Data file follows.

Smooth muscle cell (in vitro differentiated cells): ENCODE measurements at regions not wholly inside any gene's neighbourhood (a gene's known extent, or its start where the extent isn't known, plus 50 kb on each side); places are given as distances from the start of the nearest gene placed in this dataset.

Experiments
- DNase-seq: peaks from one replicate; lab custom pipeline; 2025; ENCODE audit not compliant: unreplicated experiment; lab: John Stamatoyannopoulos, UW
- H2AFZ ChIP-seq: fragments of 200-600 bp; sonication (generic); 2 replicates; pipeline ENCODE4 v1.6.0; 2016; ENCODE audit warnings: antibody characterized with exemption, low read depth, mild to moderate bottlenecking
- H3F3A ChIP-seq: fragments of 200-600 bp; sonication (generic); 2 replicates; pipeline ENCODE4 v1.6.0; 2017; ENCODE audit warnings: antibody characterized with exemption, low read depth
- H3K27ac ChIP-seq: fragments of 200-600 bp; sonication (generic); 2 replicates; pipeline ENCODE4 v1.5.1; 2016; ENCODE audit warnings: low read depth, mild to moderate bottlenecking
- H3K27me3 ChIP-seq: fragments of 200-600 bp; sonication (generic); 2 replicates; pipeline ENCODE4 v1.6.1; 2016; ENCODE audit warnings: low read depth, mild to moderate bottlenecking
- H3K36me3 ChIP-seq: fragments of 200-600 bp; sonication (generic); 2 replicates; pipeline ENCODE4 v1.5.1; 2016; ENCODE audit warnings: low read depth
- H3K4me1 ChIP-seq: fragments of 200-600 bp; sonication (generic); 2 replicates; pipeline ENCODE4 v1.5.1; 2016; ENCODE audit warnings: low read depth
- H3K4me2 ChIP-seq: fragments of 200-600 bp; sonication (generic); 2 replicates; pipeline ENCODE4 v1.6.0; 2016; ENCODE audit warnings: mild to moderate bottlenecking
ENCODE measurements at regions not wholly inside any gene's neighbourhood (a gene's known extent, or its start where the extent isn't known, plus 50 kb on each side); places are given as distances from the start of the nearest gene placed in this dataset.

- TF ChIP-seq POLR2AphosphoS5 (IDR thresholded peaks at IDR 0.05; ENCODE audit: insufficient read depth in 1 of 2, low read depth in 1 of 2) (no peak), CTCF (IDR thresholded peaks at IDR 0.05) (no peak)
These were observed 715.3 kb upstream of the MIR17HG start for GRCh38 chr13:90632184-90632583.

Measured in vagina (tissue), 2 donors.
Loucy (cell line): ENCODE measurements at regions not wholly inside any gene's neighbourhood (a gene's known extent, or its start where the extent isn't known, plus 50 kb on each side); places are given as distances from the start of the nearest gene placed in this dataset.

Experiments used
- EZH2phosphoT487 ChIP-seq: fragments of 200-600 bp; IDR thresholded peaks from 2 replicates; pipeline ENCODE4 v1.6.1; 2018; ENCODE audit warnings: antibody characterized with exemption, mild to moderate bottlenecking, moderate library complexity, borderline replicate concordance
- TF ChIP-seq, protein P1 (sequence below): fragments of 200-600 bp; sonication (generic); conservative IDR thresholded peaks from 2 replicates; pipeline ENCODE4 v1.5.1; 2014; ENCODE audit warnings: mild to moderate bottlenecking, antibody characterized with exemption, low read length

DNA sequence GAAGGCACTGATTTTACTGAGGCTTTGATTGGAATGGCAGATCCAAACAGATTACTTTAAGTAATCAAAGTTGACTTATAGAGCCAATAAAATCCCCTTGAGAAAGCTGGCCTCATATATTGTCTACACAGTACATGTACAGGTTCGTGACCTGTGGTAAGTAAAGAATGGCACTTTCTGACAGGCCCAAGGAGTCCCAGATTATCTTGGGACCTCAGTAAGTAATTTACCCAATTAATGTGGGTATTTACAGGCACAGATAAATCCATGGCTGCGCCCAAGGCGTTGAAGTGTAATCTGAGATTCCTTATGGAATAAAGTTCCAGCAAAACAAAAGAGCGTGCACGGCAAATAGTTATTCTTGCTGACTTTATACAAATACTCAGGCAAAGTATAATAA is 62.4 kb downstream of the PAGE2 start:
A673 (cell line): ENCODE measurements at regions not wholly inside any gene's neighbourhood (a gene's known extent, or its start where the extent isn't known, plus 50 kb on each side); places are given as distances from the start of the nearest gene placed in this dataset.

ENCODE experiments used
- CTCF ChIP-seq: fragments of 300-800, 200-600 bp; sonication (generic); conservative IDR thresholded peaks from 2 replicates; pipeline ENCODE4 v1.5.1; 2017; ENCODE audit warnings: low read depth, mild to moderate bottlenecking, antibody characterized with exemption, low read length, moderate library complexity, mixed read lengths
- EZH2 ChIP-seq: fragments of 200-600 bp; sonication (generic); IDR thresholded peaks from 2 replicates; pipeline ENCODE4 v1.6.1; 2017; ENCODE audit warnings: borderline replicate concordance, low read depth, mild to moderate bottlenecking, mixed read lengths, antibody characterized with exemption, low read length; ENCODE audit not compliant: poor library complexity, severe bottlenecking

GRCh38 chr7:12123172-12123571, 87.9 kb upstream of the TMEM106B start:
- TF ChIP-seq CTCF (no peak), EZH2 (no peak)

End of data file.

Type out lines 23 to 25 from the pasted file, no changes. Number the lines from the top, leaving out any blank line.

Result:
- EZH2 ChIP-seq: fragments of 200-600 bp; sonication (generic); IDR thresholded peaks from 2 replicates; pipeline ENCODE4 v1.6.1; 2017; ENCODE audit warnings: borderline replicate concordance, low read depth, mild to moderate bottlenecking, mixed read lengths, antibody characterized with exemption, low read length; ENCODE audit not compliant: poor library complexity, severe bottlenecking

GRCh38 chr7:12123172-12123571, 87.9 kb upstream of the TMEM106B start:
- TF ChIP-seq CTCF (no peak), EZH2 (no peak)